Law: Randomly testing time

As surveys reveal a rising tide of workers using illegal drugs, more employers are implementing random testing. But is it really the answer?
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The Independent Culture
There are no half measures with random drug testing at work - you either support it or you don't. But given the scale of the problem, the arguments in favour seem irrefutable as it is estimated that three out of four people with alcohol problems and one in four who misuse drugs are in employment.

Eric Appleby of Alcohol Concern told a recent TUC conference that about a quarter of workplace accidents involve workers who have been drinking and that up to 14 million working days a year are lost due to alcohol. He also revealed that drink and drug abuse costs employers an estimated pounds 3 billion a year.

Forensic Science Services (FSS), a government agency specialising in drug testing, has found that one in 10 British workers regularly test positive for illegal substances. Surprisingly, these include the over- 60s and senior executives. Even more dramatic figures were published this week in a survey by the Institute of Personnel and Development (IPD), showing that up to 18 per cent of the workforce may be taking drugs at any one time - three per cent up on the 1996 findings.

The obvious solution seems to be random drug testing. But Barry Warne, the head of employment at the law firm Irwin Mitchell, warns that employers "have no right to compel an employee to take a test in the absence of an express provision in the contract of employment". Mary Stacey, a partner at Thompsons, which also advises a number of trade unions, points out: "It is a civil assault and a criminal offence to take a sample from an employee without that person's permission."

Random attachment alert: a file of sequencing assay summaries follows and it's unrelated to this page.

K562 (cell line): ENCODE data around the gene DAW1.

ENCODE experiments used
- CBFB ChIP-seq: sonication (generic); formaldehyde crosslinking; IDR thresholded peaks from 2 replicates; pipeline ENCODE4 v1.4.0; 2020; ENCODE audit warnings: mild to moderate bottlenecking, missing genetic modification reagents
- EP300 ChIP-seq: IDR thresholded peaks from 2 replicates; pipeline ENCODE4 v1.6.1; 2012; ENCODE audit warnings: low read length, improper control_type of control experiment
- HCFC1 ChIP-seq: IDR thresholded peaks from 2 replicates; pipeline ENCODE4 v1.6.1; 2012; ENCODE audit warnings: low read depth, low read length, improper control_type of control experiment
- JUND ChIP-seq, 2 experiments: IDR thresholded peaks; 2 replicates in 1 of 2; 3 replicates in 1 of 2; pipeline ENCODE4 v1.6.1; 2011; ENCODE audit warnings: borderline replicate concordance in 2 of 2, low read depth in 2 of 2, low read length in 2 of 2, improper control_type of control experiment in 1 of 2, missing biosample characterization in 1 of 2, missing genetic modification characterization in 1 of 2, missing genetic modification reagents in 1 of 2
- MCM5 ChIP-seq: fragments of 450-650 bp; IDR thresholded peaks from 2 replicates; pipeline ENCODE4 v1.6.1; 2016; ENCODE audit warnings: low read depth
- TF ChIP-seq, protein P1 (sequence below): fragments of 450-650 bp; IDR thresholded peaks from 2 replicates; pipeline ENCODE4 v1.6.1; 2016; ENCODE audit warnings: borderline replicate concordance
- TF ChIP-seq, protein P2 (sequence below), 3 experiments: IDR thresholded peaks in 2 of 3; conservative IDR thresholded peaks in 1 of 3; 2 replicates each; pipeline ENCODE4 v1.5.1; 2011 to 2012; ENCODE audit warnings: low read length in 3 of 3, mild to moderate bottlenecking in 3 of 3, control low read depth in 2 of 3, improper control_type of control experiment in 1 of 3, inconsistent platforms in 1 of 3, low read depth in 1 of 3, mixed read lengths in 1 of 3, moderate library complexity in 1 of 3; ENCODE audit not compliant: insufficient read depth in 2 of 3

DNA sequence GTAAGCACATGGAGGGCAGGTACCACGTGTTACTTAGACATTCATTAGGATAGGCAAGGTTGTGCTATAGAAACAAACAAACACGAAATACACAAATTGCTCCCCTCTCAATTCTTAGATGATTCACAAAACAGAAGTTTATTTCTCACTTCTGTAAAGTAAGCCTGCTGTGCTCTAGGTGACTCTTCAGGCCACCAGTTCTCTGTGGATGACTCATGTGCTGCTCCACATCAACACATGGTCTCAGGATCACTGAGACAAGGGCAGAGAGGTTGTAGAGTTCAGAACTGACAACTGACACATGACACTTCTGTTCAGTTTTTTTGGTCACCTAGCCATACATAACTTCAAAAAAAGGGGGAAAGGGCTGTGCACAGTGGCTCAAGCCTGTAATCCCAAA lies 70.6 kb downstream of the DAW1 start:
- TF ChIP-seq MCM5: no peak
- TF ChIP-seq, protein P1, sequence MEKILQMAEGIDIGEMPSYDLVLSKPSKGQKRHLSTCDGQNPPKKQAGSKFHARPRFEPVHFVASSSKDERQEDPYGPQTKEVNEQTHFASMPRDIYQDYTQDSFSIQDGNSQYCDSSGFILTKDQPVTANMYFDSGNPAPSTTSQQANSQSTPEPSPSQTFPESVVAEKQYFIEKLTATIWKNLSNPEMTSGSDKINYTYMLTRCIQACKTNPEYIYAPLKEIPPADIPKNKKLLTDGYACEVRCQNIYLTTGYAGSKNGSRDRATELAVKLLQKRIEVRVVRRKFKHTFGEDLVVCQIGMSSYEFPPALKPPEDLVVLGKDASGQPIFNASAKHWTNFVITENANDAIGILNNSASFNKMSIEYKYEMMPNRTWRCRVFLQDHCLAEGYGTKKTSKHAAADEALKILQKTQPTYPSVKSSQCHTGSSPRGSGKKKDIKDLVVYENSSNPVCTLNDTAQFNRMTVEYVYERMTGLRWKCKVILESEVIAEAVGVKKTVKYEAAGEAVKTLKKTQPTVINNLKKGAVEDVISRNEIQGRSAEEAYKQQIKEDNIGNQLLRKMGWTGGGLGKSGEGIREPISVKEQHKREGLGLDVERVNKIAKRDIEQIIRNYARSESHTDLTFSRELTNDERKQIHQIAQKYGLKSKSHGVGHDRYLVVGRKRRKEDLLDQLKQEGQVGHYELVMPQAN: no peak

Michael Ford, a barrister specialising in labour law and civil liberties, agrees that "in theory, if an employer tests someone for drugs without their consent, that is an assault". But he adds that, in practice, employees have no real legal protection. "The employer either makes sure there is a clause in the contract allowing him to do it, or if there is no clause and the employee refuses, he makes it a disciplinary offence which would end in the sack."

But with the enactment last week of the Human Rights Act there may now be new avenues of complaint open to employees who object to testing. However, such measures will not come into force until the year 2000. The Act implements the European Convention on Human Rights within domestic legislation guaranteeing, among other things, rights to privacy. John Wadham, the director of the civil liberties organisation Liberty, believes that random drug testing violates these rights, and that "employers should only be able to test employees under carefully defined circumstances - for example, in safety- sensitive posts".

Obvious examples would be people driving or operating machinery. But the law already makes provisions in these circumstances as under the Transport and Works Act 1992, it is a criminal offence for workers such as drivers or signallers to be under the influence of alcohol and drugs on duty, and the police can carry out tests if there is a suspicion that the operator is "unfit to work". Employers are also guilty of an offence if employees are found under the influence, unless they can prove they have exercised "due diligence" in ensuring workers' competence.